Today, we welcome our new brother Phineas into that same communion of saints and start him on his own baptismal journey. He will be joined with us into this family of ordinary individuals who, despite all our flaws, are named as blessed saints by our Creator, who are doing our best to live into Christ’s love for us and to share that love for the world. And, with Finny and his sponsors, we will renew the covenant made in the waters of our baptisms—the life of faith we walk with God’s help. A life of resisting evil and working for peace and justice among all people. A life of striving to live as Jesus did, proclaiming the good news and loving our neighbors as ourselves. A life renewed and strengthened by water and the word, by gathering around this table to partake in the foretaste of the feast to come and reunite ourselves with the great cloud of witnesses which surround us all our days, the communion of saints which spans all time and space, working together to embody and enact God’s reign of love in our world.

I must admit, Finny, this journey you begin today is not an easy one. It’s full of challenges and uncomfortable truths and falling short. It’s a path of self-denial and working for the betterment of others. But in those waters, little one, you will be enveloped in the fullness of God’s love for you, marked with an identity that can never be taken away from you: a beloved child of God and member of God’s family. And along this lifelong journey, you will be surrounded by such a great cloud of witnesses, saints alive and saints triumphant, who will walk with you, pray for you, support you, and embrace you as a fellow member of Christ’s body and coworker in God’s kingdom. Together we will strive to live into Christ’s invitation as we cling to that love that has claimed us, to make it the cornerstone of our lives, to use everything that we have been given—all our resources and wealth and possessions—to proclaim God’s love in word and deed as we live into our identity as saints—ordinary as we are—who yet never cease praising God and loving and serving God’s people in extraordinary ways. And when our baptismal journey is complete and we come to die, we will be enveloped in that same love and made alive together in Christ’s resurrection with all the saints who have come before us and will follow after us.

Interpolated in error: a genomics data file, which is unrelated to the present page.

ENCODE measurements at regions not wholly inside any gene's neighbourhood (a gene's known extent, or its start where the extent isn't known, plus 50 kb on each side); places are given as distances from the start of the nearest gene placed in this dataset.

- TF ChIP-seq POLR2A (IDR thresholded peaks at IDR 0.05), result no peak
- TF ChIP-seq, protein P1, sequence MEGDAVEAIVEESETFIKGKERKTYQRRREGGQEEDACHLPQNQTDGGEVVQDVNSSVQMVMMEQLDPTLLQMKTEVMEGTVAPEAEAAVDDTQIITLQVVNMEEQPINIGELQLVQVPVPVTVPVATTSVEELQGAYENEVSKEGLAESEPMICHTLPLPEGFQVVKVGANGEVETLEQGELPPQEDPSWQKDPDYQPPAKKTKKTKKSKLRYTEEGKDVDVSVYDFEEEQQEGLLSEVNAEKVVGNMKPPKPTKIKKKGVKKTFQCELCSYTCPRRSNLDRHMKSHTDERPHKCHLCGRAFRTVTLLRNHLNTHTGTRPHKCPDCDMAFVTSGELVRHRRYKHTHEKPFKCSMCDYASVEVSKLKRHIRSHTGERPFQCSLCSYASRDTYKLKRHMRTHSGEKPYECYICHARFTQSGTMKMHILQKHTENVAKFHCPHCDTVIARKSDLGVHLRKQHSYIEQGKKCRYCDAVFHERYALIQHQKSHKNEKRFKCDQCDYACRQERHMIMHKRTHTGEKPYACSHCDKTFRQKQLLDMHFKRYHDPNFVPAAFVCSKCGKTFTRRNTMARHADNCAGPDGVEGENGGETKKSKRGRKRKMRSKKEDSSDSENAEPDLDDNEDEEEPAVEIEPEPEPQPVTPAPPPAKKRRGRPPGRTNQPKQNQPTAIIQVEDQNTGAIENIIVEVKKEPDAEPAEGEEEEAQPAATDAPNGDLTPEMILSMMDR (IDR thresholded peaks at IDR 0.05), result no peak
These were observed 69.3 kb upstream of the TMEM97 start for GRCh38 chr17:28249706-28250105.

Who knows what this journey will bring for you—perhaps you will be listed among the so-called all-stars, with St. Phineas adorning churches and institutions. Perhaps you will be just another ordinary saint, feebly struggling alongside us to live into Christ’s vision for us despite our flaws. It’s quite a journey, little Finny, quite an adventure you have in store. But regardless of what lies ahead, I promise you will not travel it alone. You will be surrounded by these saints gathered here today, saints who live with God, and saints you have not even met yet. But most of all, you will be traveling with the one who names you and claims you as his own, the one whose symbol of redemption will adorn your brow forever, the one who showers you with love beyond measure, Jesus Christ, our Savior and Lord.

[1] Rupp, Joyce. Out of the Ordinary: Prayers, Poems, and Reflections for Every Season, Ave Maria Press, 2011. 16.